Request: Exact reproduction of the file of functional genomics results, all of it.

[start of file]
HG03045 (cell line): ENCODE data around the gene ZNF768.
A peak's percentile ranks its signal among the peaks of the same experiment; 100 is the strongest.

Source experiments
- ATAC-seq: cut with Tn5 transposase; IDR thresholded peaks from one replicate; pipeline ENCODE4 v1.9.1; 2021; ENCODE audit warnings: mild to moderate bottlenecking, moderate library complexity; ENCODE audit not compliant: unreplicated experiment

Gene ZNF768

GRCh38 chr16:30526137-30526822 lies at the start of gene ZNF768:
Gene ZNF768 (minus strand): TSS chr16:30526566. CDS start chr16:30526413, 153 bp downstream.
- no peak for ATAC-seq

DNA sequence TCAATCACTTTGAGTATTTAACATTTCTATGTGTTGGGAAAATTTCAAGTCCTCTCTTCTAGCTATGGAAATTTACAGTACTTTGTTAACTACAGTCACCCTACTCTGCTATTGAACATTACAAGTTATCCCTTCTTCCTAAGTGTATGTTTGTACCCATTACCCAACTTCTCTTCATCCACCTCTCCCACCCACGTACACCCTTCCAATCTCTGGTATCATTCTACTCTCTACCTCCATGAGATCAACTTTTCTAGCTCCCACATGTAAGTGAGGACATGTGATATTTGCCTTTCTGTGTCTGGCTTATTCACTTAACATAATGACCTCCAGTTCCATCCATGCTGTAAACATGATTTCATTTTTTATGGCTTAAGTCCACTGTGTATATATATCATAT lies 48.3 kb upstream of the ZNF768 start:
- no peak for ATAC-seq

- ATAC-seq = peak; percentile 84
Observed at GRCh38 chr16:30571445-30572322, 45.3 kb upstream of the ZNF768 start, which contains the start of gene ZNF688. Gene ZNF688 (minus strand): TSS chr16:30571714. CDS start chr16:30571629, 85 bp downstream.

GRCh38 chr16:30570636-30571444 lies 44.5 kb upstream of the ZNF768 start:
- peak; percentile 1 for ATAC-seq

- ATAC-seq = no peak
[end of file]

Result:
HG03045 (cell line): ENCODE data around the gene ZNF768.
A peak's percentile ranks its signal among the peaks of the same experiment; 100 is the strongest.

Source experiments
- ATAC-seq: cut with Tn5 transposase; IDR thresholded peaks from one replicate; pipeline ENCODE4 v1.9.1; 2021; ENCODE audit warnings: mild to moderate bottlenecking, moderate library complexity; ENCODE audit not compliant: unreplicated experiment

Gene ZNF768

GRCh38 chr16:30526137-30526822 lies at the start of gene ZNF768:
Gene ZNF768 (minus strand): TSS chr16:30526566. CDS start chr16:30526413, 153 bp downstream.
- no peak for ATAC-seq

DNA sequence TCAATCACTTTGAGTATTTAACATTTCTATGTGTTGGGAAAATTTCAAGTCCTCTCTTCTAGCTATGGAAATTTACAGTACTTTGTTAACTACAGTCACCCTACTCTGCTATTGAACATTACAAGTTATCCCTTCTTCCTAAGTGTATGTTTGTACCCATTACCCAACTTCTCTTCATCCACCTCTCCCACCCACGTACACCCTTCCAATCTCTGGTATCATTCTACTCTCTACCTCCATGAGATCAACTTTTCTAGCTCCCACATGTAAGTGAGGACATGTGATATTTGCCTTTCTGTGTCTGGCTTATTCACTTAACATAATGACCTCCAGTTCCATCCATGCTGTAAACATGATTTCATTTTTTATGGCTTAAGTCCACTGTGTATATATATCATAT lies 48.3 kb upstream of the ZNF768 start:
- no peak for ATAC-seq

- ATAC-seq = peak; percentile 84
Observed at GRCh38 chr16:30571445-30572322, 45.3 kb upstream of the ZNF768 start, which contains the start of gene ZNF688. Gene ZNF688 (minus strand): TSS chr16:30571714. CDS start chr16:30571629, 85 bp downstream.

GRCh38 chr16:30570636-30571444 lies 44.5 kb upstream of the ZNF768 start:
- peak; percentile 1 for ATAC-seq

- ATAC-seq = no peak